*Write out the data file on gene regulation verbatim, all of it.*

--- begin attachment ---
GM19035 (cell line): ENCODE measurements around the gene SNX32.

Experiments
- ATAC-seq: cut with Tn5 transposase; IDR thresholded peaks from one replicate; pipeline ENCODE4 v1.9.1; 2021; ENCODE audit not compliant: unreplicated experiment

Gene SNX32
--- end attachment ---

GM19035 (cell line): ENCODE measurements around the gene SNX32.

Experiments
- ATAC-seq: cut with Tn5 transposase; IDR thresholded peaks from one replicate; pipeline ENCODE4 v1.9.1; 2021; ENCODE audit not compliant: unreplicated experiment

Gene SNX32